And if you're selling a car that will run to 300k miles at 200k, the value is far higher than "scrap value," which your math conveniently ignores.
I didn't include the resale value of EITHER the new or used car in my calculation.  If I accounted for resale value, the math would tip the scales even further towards new  being a better value.  Which do you think has a higher resale value (assuming  both were the same make/model)...
- 1 owner car, 100% adult driven, meticulously cared for, all maintenance/repair records
- 3 or 4 owner car, unknown driving history, unknown maintenance history, minimal records

Syonyk

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Re: Cheaper car or more expensive?
« Reply #24 on: March 30, 2020, 02:36:17 PM »
Never mind.  Ban me.
« Last Edit: March 30, 2020, 02:51:49 PM by Syonyk »

researcher1

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Re: Cheaper car or more expensive?
« Reply #25 on: March 30, 2020, 02:48:28 PM »
20k miles in 2 years is far more normal to find.
It is NOT "far more normal" to find a 2yr/20K mile used car at a 30% discount from real-world new car prices.
Again, what make/model are you talking about here?
For the vehicles I buy (Honda/Toyota sedans/SUVs), it is virtually non-existent.

Quote
But I'm not going to sit down and do a research paper on car depreciation values for you.  If you're convinced that a new car is cheaper, fine.  You do it that way.  But don't expect everyone to agree with you.
You clearly haven't comprehended anything I've written.  I am absolutely not "convinced that a new car is cheaper."
I'm saying...YOU HAVE TO DO THE MATH TO DETERMINE WHETHER NEW OR USED IS A BETTER LONG-TERM VALUE.

It is different for every car & scenario.
In some cases, the used car is absolutely a better value.  In other cases, the new car is better.
It is not about having everyone to agree with me.  The numbers don't lie.  You won't know unless you run the numbers.

HotTubes

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Re: Cheaper car or more expensive?
« Reply #26 on: March 30, 2020, 03:40:04 PM »
I always get a chuckle at the Corolla advice because thatís the most unreliable of the 18 cars Iíve owned - I know itís only my data but it always makes me chuckle

I think the sweet spot now would be a 2017 something with some warranty or certified if that can get added cheaply - not sure about non-US markets though

alsoknownasDean

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Re: Cheaper car or more expensive?
« Reply #27 on: March 30, 2020, 04:09:55 PM »
Yeah, it explains the high cost of the used cars as well. $5k USD would buy a 2010 Focus (instead of ~2005) here in the US but obviously the Australia market/dollar are a different thing.
The OP would need to re-do my math, using the relevant numbers for Australia, to see where the new vs. used breaking point is.

It's possible the new vehicle would still make sense in his case, but I know nothing about the Australian car market or currency.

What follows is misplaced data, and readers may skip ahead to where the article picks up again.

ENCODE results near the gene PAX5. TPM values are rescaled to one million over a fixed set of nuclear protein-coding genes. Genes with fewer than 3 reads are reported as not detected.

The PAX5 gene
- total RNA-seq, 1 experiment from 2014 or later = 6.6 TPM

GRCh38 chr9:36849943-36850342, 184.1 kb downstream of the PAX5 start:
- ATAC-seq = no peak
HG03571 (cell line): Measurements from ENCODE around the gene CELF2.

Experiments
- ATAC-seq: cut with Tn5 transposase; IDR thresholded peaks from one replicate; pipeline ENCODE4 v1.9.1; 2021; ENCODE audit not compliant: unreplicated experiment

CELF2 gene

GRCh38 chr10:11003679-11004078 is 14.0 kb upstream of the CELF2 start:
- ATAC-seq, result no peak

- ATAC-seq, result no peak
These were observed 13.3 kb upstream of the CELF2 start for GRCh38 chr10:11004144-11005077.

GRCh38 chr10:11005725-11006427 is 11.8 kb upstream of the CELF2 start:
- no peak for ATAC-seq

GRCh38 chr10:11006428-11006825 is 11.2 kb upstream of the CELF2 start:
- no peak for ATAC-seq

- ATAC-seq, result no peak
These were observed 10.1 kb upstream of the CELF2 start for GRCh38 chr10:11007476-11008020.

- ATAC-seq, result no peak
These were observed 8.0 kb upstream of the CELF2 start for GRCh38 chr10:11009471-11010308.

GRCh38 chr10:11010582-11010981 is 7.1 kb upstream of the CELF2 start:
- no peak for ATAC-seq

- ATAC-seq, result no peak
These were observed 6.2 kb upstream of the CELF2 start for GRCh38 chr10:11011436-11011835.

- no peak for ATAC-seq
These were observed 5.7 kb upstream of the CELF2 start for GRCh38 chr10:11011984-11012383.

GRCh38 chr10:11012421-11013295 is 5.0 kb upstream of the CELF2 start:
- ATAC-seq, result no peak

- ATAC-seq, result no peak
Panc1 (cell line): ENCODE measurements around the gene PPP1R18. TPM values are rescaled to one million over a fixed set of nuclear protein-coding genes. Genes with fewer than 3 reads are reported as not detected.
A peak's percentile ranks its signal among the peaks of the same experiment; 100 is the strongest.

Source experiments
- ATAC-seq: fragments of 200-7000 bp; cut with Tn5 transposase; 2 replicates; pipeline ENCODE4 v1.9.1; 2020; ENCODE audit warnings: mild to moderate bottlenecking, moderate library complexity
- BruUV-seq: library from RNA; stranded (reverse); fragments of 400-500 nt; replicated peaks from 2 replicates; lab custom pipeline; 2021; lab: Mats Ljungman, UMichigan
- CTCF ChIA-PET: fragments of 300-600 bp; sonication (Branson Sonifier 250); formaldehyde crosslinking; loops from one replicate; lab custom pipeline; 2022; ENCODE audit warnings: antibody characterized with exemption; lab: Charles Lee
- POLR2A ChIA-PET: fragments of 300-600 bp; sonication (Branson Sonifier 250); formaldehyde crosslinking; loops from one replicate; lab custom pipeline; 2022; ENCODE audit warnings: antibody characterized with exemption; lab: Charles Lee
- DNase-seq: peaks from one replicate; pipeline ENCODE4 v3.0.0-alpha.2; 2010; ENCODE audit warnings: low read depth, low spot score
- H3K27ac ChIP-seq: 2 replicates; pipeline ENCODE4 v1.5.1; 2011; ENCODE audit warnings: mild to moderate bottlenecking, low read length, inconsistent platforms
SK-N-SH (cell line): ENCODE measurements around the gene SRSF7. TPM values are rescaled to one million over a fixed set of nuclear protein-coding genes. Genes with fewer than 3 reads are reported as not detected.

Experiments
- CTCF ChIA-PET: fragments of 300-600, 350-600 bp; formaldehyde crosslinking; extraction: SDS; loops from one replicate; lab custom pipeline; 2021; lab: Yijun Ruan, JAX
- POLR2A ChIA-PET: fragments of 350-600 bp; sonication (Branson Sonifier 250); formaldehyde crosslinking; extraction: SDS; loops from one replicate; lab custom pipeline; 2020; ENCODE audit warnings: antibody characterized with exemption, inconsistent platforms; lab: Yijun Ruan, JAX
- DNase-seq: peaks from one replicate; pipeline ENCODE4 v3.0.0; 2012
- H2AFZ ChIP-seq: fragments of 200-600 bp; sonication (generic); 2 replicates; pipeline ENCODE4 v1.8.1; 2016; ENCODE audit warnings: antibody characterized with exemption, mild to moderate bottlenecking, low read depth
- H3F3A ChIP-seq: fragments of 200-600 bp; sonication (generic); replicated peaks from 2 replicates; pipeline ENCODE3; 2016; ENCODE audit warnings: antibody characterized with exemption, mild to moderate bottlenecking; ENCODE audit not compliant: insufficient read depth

Yeah IIRC a new base model automatic Corolla is $24,390 plus on road costs. Pick the hybrid option, and maybe one or two optional extras and you're looking at $30K by the time you drive it off the lot. That's before prices inevitably get adjusted for the recent exchange rate changes. Not happening when I've just put most of my savings into a home downpayment. :)

And yeah, prices are quoted in AUD, multiply by 0.6 to get the USD amount.

If I had more cash available, I would consider buying a 2-3 year old Hyundai i30 or similar with about 60,000km for about $17,000. However after just buying a place that won't be happening at this stage. I know the i30 is a good car, my mum has a 2010 version that has been very reliable.

I have a 2005 Corolla LE (2nd lowest trim) and it includes cruise control, so I thought your pessimism about availability of CC seemed overdone. ETA: In my original post, I didn't realize you're in Melbourne, so maybe things are different than the U.S.

Yeah the mid 2000s Corolla doesn't seem to have it available on any model, not even the top-spec Ultima. The later series seems to offer it on all models except the base Ascent, but they're more expensive.

Seems there's no love for the big cheap beater sedan. Probably fair enough considering my use case, but the savings in purchase price are likely offset by increased fuel consumption, even with the current low fuel prices.
« Last Edit: March 30, 2020, 04:56:53 PM by alsoknownasDean »

researcher1

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Re: Cheaper car or more expensive?
« Reply #28 on: March 30, 2020, 04:55:25 PM »
Yeah IIRC a new base model automatic Corolla is $24,390 plus on road costs. Pick the hybrid option, and maybe one or two optional extras and you're looking at $30K by the time you drive it off the lot. That's before prices inevitably get adjusted for the recent exchange rate changes. Not happening when I've just put most of my savings into a home downpayment. :)
Again, I know nothing about Australia pricing, but in the Corolla price you're quoting the MSRP (i.e. retail amount listed on the window sticker)?
If so, you should be able to purchase the car new for significantly less than that (at least you can here in the States).

Regardless, given your situation in Australia, and the fact that you don't have liquid savings to pay cash for a new car, I would go with the $5K Focus.

Ecky

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Re: Cheaper car or more expensive?
« Reply #29 on: March 31, 2020, 06:13:15 AM »
I have three vehicles in my driveway. Between them they total around 860,000 miles / 1.4 million km. The last one was towed to my house from a friend who was abandoning it, as he was getting stranded by it frequently. With around an hour in the engine bay I had sanded and cleaned up the grounds, and it was running like new - at 275k miles / 440k km. I'd trust it to drive across the country.